It may not be the Summer of Love, but this certainly has become the Spring of Nostalgia for St. Louisans of a certain age. The latest chapter is Motown the Musical, which opened at the Fox Theatre Tuesday night.
It’s the story of Berry Gordy, the founder of Motown Records, as presented by and written by Berry Gordy with much of the music credited to Berry Gordy. Many people would argue that it’s not historically accurate, or at the very least, complete, but that’s not why most of the audience buys tickets. They’re here for the music, and they get plenty of it.
The play opens with Gordy (Chester Gregory) holed up in his residence refusing to attend the 25th anniversary concert marking his founding of Motown Records. Many of his artists have left, wooed away by more lucrative contracts, and he’s become deeply involved in the movie industry, which has been a financial drain. They’re ungrateful and disloyal, he says. Life is, overall, not so glorious these days.
But it was back when things started up...and the flashback begins. Smokey Robinson (David Kaverman), who eventually became a vice-president of Motown, arrives and so does Marvin Gaye (Jarran Muse), for a while Gordy’s brother-in-law, who stick with him. Then a group of girl singers appeared at the door, giving the Gordy character a chance to use a line about “that girl with the big eyes”. Well, yes, of course it’s the Supremes and the girl is Diana Ross (Allison Semes), with whom he went on to have a love affair and a child.
But the story is not the point of this show, it’s a loose framework for lots and lots of songs. Alas, almost none of them get a full airing, sometimes barely a full verse. But the sound is rich and full, and after an initial blasting, not bone-rattling.
Gregory doesn’t seem to age much as Gordy, but he sounds great, both solo and with Kaverman and with Muse. Semes’ Diana Ross is mostly very different from the “Miss Ross” we tend to think of as a legend, but the softness is logical when we’re looking at a kid not so long out of the housing projects. She really doesn’t burst into full diva mode, musically, until the scenes at the reunion concert, but we can see and hear her growth en route. And a particular shout-out to young CJ Wright, who alternates in the role of the very young Gordy, young Stevie Wonder (whose body language he has down pat), and for several numbers Michael Jackson in his early years.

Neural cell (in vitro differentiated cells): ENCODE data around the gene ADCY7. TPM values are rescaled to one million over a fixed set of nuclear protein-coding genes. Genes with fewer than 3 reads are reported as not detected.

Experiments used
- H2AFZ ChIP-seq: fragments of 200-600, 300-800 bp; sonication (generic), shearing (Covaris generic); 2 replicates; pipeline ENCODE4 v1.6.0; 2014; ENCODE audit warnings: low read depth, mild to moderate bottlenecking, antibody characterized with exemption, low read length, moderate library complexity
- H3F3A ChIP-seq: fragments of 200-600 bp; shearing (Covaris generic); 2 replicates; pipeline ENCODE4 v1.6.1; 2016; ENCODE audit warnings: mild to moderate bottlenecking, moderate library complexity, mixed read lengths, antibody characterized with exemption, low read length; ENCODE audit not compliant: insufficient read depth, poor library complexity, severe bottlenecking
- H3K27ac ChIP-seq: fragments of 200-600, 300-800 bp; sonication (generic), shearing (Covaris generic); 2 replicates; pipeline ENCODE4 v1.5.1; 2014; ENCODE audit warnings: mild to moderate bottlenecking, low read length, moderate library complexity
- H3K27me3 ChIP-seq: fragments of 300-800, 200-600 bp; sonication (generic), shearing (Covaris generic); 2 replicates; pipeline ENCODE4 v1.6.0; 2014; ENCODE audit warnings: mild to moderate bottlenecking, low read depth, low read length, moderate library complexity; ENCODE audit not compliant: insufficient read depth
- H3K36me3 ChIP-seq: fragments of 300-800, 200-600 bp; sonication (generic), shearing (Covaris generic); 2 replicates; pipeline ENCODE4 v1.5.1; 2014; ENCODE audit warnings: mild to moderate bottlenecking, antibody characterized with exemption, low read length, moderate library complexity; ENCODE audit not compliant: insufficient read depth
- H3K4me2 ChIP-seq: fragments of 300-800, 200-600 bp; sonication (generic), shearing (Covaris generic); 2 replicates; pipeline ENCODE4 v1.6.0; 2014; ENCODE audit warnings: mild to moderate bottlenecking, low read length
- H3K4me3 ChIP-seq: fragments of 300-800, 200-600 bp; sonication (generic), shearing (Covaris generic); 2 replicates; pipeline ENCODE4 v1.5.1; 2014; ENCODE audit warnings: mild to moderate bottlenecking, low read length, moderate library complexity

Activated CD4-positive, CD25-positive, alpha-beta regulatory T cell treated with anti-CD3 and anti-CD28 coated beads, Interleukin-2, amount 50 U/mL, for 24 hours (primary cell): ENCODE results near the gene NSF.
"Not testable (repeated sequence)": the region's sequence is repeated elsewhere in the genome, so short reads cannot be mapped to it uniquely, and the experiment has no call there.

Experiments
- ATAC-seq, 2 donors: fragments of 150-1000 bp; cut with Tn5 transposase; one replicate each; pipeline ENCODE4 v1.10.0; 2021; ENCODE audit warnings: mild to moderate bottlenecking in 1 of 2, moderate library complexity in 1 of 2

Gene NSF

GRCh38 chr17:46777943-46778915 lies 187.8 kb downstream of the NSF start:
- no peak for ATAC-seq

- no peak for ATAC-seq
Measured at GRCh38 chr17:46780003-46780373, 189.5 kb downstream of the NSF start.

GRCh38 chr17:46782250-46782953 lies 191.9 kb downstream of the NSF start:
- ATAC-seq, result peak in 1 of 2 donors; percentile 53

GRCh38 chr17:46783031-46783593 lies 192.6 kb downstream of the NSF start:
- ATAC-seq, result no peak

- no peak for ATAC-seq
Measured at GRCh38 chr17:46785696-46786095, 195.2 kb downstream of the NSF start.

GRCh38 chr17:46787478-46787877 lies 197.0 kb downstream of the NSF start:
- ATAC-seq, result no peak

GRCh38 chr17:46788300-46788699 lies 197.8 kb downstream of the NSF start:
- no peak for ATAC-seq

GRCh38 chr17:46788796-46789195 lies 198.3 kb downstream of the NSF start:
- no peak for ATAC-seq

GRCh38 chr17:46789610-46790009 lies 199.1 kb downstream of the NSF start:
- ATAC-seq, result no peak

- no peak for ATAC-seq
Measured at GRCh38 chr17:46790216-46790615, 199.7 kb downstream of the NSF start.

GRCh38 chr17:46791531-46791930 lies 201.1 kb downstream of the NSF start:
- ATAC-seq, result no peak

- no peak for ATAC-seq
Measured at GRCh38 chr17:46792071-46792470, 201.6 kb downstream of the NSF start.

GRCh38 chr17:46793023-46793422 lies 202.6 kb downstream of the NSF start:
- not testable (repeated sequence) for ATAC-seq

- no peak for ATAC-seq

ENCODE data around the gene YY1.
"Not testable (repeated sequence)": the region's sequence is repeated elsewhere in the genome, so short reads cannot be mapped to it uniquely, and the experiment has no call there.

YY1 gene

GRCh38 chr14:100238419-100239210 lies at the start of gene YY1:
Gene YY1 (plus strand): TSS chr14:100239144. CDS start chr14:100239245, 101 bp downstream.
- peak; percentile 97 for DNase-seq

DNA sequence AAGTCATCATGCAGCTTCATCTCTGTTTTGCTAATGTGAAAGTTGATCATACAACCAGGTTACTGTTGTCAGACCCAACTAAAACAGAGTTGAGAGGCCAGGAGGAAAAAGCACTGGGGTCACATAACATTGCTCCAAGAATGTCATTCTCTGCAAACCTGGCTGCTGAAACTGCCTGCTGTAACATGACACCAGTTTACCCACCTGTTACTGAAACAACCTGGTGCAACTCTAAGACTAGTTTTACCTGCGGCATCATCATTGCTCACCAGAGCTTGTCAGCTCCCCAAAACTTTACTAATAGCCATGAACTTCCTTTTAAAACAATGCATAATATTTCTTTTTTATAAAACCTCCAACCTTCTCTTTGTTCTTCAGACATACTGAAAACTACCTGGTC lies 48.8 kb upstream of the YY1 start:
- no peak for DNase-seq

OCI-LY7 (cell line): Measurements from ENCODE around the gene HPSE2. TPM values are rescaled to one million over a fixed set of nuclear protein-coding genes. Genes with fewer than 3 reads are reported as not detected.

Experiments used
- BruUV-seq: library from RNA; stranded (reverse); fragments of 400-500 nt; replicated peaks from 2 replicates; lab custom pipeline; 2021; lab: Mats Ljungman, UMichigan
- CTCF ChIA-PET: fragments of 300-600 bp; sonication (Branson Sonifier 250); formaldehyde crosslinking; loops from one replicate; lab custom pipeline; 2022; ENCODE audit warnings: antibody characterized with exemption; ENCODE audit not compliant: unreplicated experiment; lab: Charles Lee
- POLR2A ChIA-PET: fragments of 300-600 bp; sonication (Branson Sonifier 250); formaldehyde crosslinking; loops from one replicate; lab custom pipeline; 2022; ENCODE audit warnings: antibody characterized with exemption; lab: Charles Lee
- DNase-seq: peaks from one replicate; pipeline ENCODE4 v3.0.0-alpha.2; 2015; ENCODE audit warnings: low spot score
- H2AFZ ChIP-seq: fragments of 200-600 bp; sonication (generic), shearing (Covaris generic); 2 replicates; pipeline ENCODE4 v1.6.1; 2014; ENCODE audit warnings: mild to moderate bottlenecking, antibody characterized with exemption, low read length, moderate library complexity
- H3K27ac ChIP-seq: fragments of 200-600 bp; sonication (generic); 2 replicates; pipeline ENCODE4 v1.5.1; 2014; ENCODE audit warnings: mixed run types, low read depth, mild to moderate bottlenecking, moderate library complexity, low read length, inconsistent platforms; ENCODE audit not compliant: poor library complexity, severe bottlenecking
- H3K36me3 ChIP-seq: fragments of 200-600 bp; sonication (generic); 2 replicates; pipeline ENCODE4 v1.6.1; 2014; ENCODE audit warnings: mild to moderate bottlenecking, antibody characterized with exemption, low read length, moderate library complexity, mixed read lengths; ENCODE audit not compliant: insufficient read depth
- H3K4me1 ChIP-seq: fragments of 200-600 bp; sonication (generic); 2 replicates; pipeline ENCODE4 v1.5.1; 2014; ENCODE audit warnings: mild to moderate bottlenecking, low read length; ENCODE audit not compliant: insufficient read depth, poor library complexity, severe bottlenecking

The choreography is excellent, from the doo-wop groups like the Four Tops to scenes like the one with “What’s Goin’ On”, which closes the first act. It felt, quite appropriately, like a visual from Les Miserables or something at Opera Theatre of St. Louis, beautiful and serious.
It’s all about the tunes, all hits, all the time, as the radio stations would say.
Small bites of lots of good stuff, mostly, a meal of mostly tapas, if you will rather than full-sized courses. But like tapas, one finishes feeling full but not stuffed and bloated.
Motown the Musical
through March 26
527 N. Grand